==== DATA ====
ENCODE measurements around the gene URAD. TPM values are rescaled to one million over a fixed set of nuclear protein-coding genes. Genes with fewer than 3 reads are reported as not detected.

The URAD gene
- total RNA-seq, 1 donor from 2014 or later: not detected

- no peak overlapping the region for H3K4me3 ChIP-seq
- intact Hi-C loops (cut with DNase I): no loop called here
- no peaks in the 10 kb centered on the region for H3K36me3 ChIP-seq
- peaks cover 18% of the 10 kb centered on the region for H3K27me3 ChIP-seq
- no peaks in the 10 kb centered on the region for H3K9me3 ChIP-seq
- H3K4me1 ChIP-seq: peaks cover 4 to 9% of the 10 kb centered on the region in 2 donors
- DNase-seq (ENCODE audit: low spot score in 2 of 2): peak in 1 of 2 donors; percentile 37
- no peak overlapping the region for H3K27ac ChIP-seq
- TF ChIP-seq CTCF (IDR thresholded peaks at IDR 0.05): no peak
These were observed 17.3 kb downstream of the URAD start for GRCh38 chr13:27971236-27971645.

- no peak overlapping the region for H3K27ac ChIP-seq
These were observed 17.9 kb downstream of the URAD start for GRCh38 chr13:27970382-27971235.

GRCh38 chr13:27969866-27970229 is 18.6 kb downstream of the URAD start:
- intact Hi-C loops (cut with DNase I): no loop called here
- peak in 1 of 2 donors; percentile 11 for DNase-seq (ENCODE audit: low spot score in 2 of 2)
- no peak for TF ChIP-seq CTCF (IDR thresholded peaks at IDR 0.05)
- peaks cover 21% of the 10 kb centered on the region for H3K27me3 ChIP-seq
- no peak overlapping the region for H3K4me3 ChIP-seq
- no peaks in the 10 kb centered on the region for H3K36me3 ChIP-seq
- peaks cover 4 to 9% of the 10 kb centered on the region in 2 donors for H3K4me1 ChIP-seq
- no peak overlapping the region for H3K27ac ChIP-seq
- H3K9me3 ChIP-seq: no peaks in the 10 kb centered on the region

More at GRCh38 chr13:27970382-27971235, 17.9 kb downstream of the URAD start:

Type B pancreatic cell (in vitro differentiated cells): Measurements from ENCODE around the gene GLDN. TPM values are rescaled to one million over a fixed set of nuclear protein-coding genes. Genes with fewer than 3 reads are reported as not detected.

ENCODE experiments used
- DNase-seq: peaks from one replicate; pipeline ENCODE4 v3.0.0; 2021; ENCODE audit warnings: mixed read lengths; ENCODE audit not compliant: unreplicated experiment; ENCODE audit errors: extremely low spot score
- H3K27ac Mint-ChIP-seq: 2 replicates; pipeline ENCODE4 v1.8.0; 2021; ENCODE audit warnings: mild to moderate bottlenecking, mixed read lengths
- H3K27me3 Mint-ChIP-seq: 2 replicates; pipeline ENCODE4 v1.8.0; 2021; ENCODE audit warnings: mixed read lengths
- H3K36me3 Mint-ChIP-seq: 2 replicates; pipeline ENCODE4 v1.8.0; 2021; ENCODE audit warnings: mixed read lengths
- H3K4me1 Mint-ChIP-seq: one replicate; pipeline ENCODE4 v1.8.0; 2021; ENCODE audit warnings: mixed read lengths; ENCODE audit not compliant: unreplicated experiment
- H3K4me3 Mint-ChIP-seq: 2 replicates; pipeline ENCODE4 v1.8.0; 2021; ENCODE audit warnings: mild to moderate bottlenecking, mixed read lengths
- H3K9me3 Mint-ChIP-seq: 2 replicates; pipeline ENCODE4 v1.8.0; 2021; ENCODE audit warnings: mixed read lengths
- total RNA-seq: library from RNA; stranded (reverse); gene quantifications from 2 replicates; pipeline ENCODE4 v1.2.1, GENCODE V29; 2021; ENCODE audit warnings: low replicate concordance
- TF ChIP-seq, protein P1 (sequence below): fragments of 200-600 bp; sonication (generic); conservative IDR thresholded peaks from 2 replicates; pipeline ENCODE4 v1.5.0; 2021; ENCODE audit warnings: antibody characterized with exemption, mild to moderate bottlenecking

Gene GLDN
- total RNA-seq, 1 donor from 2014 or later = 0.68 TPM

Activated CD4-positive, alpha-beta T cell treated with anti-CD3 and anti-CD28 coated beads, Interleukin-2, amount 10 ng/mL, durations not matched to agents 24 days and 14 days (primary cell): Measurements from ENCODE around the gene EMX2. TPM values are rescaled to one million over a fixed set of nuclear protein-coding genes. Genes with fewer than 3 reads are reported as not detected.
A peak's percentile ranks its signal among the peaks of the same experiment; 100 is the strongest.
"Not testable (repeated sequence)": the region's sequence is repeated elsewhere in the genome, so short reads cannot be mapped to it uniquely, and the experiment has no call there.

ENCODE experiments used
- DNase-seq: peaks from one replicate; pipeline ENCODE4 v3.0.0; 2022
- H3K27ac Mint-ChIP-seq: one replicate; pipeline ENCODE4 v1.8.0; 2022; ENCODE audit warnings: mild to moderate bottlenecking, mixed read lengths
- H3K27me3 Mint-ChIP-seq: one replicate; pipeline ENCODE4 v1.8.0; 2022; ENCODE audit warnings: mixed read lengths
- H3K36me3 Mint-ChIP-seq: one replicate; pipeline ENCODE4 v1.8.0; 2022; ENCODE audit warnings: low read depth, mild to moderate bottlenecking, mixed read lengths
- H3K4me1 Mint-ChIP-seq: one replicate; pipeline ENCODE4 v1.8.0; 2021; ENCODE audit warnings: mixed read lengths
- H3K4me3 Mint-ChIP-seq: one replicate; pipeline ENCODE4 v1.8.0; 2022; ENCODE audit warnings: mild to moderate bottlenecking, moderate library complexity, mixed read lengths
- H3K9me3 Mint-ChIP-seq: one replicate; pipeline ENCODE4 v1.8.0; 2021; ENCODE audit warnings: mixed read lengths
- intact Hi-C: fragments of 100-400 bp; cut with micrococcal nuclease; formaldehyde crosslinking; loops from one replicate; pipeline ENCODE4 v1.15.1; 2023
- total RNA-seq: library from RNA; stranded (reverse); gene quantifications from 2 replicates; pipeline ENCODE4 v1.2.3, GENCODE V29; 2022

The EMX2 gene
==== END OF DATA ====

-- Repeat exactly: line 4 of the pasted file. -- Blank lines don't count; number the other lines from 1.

- no peak overlapping the region for H3K4me3 ChIP-seq